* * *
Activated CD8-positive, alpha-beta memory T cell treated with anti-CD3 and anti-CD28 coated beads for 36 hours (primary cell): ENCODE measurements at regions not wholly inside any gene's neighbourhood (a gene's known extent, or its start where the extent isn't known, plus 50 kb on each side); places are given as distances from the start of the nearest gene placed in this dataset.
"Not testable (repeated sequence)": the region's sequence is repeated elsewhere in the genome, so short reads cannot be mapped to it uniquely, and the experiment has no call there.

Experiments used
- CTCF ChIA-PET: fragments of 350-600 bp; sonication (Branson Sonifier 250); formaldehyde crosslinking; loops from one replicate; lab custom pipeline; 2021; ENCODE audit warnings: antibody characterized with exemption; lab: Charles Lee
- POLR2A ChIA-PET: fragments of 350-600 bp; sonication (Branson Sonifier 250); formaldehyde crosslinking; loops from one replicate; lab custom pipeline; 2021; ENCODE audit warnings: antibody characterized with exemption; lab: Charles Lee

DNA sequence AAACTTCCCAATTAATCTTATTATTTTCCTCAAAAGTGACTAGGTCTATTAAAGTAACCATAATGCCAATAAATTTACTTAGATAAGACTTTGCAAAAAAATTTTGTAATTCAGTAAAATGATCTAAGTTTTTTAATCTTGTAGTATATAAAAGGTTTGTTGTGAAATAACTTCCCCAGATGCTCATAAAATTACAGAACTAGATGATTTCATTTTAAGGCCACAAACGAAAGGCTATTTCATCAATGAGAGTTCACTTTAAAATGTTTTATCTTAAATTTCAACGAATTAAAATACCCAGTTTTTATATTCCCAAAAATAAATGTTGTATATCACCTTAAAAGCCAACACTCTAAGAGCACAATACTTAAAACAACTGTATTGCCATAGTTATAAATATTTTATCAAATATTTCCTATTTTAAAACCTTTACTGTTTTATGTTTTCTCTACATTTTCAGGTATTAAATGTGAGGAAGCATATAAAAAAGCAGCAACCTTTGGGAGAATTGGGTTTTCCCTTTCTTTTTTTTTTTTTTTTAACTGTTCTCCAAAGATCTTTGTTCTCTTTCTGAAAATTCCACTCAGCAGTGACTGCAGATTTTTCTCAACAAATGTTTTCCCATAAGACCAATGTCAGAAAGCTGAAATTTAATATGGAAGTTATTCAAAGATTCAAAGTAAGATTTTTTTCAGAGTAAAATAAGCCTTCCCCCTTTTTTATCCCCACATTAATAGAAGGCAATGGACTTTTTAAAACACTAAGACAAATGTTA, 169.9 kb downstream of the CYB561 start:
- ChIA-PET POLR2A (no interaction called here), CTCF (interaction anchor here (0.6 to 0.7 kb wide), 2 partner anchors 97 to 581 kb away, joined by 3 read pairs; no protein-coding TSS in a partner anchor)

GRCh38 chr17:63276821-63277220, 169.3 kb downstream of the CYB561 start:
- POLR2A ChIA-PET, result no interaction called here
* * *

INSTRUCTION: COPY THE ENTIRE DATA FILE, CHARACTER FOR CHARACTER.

Activated CD8-positive, alpha-beta memory T cell treated with anti-CD3 and anti-CD28 coated beads for 36 hours (primary cell): ENCODE measurements at regions not wholly inside any gene's neighbourhood (a gene's known extent, or its start where the extent isn't known, plus 50 kb on each side); places are given as distances from the start of the nearest gene placed in this dataset.
"Not testable (repeated sequence)": the region's sequence is repeated elsewhere in the genome, so short reads cannot be mapped to it uniquely, and the experiment has no call there.

Experiments used
- CTCF ChIA-PET: fragments of 350-600 bp; sonication (Branson Sonifier 250); formaldehyde crosslinking; loops from one replicate; lab custom pipeline; 2021; ENCODE audit warnings: antibody characterized with exemption; lab: Charles Lee
- POLR2A ChIA-PET: fragments of 350-600 bp; sonication (Branson Sonifier 250); formaldehyde crosslinking; loops from one replicate; lab custom pipeline; 2021; ENCODE audit warnings: antibody characterized with exemption; lab: Charles Lee

DNA sequence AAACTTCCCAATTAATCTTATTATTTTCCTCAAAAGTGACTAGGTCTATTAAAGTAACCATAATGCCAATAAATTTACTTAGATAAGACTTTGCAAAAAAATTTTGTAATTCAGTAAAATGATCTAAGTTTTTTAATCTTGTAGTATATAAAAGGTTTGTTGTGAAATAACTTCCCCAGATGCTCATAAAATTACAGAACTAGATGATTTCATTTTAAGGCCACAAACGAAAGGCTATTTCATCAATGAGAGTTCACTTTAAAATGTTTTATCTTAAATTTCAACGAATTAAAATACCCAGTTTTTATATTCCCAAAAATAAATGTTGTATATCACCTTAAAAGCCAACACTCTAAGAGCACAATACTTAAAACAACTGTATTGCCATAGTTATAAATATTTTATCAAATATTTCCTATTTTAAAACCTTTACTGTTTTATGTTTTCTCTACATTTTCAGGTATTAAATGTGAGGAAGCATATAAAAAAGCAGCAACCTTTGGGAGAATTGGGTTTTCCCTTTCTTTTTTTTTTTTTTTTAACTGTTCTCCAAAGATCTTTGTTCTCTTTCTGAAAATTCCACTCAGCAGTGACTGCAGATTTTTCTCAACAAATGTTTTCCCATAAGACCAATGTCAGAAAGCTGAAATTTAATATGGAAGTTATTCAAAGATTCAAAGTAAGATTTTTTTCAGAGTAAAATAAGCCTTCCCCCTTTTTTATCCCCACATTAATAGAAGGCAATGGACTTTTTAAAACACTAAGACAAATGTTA, 169.9 kb downstream of the CYB561 start:
- ChIA-PET POLR2A (no interaction called here), CTCF (interaction anchor here (0.6 to 0.7 kb wide), 2 partner anchors 97 to 581 kb away, joined by 3 read pairs; no protein-coding TSS in a partner anchor)

GRCh38 chr17:63276821-63277220, 169.3 kb downstream of the CYB561 start:
- POLR2A ChIA-PET, result no interaction called here